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How to indirectly get hints on the strength of a *potential* letter?


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Dear Fellow Urchites,



I'm a senior graduating in June, and I've been trying my best to contribute to the forum from the limited knowledge I have from talking with professors. However, there are still plenty of things I'm trying to figure out myself as well.


So I'll be meeting with a professor I took a class with last Fall (to talk about research/grad school), and I'm wondering whether there are indirect/not-rude questions I can ask to get hints on whether he/she is willing to write me a strong letter.


By means of getting these hints, some advice I've seen in the past were:

(1) ask what range of schools I should be aiming for (if it's low, then this would mean that the prof isn't willing to vouch for the range I want to apply to)

(2) create opportunities for them to say no with easy-to-back-out excuses (ex. "It's completely okay if writing this letter is going to be difficult for you because you're facing a busy period", etc)

(3) directly ask them whether they would be willing to write a strong letter (which I would prefer to avoid, since some professors do not appreciate questions that are too blunt)


I was wondering whether anyone had anything to add or subtract to this advice. In my personal experience, most professors I requested a rec letter for usually always said yes, as long as I was a reasonably good student in class. However, what I couldn't figure out was whether the professor merely viewed me as "a good student" or as an "excellent student I would strongly recommend." This has sort of been a risk factor because the former case may result in a mediocre letter that would be much better to not receive at all to begin with.


I can post my profile if it ends up being relevant, but I'll leave it out for now.

Thanks for your insights in advance!



- mathenomics

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In my experience, after you identify your potential letter writers (based reasonably on the number of courses you took, number of research projects you did with them, how you performed, time given to them, etc), it is better to ask them directly: "Would you be willing to write a strong letter to support me in my application process?" This I believe is not a rude question. It saves time for both you and the letter writers and actually reduce the "risk factor" associated with lukewarm letters as you mentioned.
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I can see how maybe asking for willingness to write a "strong" letter may be perceived as rude (maybe it implies you don't have full "blind" trust in their recommendation of you?), but that's actually exactly what I did with my letter writers. I didn't make a huge deal of it, but I definitely made sure to ask if them if they thought they would be willing to write me a strong letter. I think everyone understands that no one would be asking for a letter from someone without having given it some prior thought/ without thinking the letter would be at least good, so to me asking for a strong letter is really just a formality, and does indeed give them a bit of an avenue to maybe qualify their response (I had to ask for a fourth, academic letter as some of my letters were already from outside academia, and the fourth professor I asked explicitly mentioned that their letter would be short, and outlined specifically what they would be able to speak to).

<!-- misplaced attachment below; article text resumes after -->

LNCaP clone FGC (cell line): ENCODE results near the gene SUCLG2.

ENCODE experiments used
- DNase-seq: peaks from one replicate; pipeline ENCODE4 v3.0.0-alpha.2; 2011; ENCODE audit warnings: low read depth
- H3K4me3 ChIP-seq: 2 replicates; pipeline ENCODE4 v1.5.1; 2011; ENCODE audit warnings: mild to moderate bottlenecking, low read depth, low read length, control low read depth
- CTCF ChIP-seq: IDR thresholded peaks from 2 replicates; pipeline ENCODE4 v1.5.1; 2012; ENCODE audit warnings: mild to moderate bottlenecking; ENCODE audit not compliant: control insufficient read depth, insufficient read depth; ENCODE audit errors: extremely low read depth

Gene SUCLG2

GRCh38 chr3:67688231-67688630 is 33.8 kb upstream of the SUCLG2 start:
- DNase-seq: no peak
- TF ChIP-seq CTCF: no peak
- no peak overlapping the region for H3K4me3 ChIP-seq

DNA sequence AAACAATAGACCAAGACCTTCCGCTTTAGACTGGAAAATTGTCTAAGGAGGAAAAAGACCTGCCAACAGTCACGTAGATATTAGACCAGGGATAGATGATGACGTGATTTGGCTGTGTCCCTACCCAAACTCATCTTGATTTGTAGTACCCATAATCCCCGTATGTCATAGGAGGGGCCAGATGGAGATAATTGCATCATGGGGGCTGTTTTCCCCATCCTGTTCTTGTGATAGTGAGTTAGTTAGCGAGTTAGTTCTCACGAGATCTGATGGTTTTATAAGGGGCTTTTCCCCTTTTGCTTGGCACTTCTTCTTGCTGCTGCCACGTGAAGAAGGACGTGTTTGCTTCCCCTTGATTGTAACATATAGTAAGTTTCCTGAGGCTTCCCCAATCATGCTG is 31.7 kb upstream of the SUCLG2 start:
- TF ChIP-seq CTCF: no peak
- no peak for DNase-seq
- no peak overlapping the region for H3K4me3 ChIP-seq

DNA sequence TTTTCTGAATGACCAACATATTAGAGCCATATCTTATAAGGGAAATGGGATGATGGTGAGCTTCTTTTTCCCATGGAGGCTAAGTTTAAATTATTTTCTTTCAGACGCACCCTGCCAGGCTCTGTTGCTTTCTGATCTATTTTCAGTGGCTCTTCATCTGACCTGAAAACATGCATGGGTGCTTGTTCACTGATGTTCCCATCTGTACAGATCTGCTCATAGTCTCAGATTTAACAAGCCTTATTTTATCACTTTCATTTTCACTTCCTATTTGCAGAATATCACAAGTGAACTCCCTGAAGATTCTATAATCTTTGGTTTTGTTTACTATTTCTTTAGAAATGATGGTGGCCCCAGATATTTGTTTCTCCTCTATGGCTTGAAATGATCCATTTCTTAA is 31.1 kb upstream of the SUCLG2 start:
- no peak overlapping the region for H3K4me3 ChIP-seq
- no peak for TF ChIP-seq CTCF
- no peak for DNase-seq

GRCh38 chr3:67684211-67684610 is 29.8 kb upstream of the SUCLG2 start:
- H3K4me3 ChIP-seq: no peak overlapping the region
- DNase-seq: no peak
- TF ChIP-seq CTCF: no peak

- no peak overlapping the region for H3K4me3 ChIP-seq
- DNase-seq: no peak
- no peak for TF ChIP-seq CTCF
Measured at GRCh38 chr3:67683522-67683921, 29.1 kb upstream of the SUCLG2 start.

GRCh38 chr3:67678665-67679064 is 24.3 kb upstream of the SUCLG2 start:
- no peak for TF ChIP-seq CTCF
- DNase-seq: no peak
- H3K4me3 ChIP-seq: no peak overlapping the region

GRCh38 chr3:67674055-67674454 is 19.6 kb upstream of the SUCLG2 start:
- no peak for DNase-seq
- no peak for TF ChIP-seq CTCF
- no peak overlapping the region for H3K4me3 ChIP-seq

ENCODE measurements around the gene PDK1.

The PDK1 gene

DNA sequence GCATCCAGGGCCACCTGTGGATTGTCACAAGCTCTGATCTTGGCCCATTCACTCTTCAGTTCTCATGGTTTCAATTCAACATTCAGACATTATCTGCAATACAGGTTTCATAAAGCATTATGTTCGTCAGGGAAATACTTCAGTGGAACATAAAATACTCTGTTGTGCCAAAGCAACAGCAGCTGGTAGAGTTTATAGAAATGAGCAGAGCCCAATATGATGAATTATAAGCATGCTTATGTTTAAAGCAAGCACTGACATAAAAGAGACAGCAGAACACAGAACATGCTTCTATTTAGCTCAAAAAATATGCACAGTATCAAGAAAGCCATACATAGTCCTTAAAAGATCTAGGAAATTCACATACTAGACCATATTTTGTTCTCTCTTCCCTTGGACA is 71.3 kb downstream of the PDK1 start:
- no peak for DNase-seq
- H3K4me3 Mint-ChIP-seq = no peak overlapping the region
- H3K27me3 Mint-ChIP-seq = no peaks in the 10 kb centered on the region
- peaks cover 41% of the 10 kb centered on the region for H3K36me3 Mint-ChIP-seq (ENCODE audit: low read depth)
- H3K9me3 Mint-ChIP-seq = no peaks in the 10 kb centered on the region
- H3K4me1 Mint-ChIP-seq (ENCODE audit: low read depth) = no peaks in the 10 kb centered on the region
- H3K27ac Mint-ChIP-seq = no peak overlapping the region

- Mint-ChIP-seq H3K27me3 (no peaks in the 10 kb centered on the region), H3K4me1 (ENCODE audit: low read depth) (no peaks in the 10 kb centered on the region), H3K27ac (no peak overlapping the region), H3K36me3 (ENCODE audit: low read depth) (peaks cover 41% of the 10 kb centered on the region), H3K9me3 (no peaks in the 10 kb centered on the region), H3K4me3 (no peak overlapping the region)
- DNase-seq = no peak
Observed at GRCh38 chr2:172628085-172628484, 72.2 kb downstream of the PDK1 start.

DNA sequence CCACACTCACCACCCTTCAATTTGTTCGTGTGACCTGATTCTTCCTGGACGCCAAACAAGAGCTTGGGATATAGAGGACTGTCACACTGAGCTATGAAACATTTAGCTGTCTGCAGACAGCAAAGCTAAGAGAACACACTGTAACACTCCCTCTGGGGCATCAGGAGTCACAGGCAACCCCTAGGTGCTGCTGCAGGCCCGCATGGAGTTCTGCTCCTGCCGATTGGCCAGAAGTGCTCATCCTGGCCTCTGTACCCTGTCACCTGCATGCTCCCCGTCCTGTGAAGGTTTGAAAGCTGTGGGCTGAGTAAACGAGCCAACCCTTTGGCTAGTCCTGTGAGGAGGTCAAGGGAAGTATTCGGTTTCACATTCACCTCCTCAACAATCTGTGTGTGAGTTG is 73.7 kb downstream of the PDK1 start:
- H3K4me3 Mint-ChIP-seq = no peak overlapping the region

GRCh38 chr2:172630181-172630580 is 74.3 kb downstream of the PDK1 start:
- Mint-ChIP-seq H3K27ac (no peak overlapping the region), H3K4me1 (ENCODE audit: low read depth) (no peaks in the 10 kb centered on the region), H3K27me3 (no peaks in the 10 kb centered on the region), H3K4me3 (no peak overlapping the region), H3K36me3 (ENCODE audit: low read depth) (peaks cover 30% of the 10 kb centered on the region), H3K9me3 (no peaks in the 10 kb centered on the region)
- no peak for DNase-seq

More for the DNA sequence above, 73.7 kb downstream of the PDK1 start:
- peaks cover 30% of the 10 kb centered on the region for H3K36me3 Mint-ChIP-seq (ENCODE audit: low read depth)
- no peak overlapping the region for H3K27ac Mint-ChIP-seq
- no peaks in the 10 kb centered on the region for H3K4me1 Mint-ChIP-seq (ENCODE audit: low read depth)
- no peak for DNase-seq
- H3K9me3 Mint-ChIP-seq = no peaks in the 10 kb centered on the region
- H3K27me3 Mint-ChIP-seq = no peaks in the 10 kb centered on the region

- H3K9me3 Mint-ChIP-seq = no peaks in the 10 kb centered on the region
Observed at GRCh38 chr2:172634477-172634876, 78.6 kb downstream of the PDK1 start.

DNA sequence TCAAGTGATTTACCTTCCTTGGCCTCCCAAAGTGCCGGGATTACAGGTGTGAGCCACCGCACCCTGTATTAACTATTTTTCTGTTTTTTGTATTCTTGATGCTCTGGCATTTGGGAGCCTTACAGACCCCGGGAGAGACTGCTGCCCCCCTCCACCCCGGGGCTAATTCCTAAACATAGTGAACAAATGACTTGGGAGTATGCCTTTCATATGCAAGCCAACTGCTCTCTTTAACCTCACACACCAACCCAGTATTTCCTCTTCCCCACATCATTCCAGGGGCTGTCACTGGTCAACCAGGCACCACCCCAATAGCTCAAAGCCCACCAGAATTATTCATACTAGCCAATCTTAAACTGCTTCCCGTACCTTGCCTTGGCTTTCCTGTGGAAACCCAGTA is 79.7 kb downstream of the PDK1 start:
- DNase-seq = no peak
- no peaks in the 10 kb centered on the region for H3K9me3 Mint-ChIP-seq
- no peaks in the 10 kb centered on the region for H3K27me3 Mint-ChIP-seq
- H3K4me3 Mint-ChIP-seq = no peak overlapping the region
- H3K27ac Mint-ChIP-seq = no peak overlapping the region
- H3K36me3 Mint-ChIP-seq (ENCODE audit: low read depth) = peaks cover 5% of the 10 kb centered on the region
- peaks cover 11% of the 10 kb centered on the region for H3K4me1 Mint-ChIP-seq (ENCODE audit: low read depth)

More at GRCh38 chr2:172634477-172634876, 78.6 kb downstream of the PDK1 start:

So I'd rather risk appearing just a bit "pushy" (which I doubt anyone would really think; if they really like you they won't take offense and will support your decision to apply and, in turn, will completely understand as they likely went through the same process that you want a strong and effective letter) than be mild and have an awkward situation where they feel uncomfortable saying they wouldn't be able to write you a good, strong letter (be that because they just don't know you that well, which is a possibility, or otherwise).


So at least personally I suggest just flat-out asking (in a nice, not super obvious way).

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I would also say that if a professor has been encouraging you to go to grad school then they will write you a good letter. I had four professors that I considered asking, but three of them had always been very supportive of me going to grad school (some of them even telling me I should apply before I had decided I wanted to get a PhD). After I decided to apply all of the three professors who became my letter writers were always very willing to help me. They all looked over my list and added some schools. They also helped me decide what math classes I should be taking. I guess I would say that another way to judge how good of a recommendation you are going to get would be to see how much time they are willing to get to know and help you in their office hours.
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